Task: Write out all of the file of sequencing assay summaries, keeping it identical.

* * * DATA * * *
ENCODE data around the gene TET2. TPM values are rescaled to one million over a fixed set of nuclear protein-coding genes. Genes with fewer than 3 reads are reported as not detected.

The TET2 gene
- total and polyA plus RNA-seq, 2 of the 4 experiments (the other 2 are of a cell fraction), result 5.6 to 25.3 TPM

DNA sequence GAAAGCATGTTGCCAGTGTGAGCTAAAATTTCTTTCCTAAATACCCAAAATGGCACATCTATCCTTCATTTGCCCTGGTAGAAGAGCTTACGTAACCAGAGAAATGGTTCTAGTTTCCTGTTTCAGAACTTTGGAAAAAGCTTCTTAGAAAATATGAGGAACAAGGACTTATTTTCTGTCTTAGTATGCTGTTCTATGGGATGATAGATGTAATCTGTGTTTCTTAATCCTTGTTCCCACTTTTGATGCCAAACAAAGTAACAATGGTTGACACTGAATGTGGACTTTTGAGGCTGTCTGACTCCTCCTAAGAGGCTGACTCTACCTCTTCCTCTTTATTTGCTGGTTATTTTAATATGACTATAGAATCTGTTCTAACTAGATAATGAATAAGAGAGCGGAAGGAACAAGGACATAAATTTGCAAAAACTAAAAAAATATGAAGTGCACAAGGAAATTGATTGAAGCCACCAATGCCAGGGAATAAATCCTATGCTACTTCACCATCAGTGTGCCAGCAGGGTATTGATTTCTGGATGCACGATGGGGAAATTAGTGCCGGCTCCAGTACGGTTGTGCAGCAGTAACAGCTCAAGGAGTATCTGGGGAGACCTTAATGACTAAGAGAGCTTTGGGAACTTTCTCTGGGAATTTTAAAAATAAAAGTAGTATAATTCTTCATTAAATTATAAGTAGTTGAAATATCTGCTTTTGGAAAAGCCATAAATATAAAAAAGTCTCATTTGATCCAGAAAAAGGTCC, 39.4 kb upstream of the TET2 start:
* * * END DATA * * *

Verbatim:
ENCODE data around the gene TET2. TPM values are rescaled to one million over a fixed set of nuclear protein-coding genes. Genes with fewer than 3 reads are reported as not detected.

The TET2 gene
- total and polyA plus RNA-seq, 2 of the 4 experiments (the other 2 are of a cell fraction), result 5.6 to 25.3 TPM

DNA sequence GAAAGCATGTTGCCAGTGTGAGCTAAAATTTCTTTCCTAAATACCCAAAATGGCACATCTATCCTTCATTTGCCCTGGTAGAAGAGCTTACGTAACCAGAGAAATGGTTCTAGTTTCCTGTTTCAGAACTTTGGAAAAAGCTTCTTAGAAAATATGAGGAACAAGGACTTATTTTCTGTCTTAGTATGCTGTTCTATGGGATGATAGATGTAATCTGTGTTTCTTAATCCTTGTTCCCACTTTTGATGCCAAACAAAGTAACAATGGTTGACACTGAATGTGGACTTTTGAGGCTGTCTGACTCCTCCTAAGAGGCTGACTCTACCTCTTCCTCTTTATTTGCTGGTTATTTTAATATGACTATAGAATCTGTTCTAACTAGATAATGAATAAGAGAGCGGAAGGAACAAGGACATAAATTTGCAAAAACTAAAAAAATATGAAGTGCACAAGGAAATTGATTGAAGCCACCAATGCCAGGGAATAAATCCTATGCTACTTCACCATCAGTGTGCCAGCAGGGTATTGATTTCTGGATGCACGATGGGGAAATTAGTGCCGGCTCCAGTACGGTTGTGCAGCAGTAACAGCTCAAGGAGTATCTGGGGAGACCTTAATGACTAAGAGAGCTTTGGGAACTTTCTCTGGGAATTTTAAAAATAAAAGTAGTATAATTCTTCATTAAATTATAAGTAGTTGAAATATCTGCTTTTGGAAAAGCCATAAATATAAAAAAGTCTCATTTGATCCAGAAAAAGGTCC, 39.4 kb upstream of the TET2 start: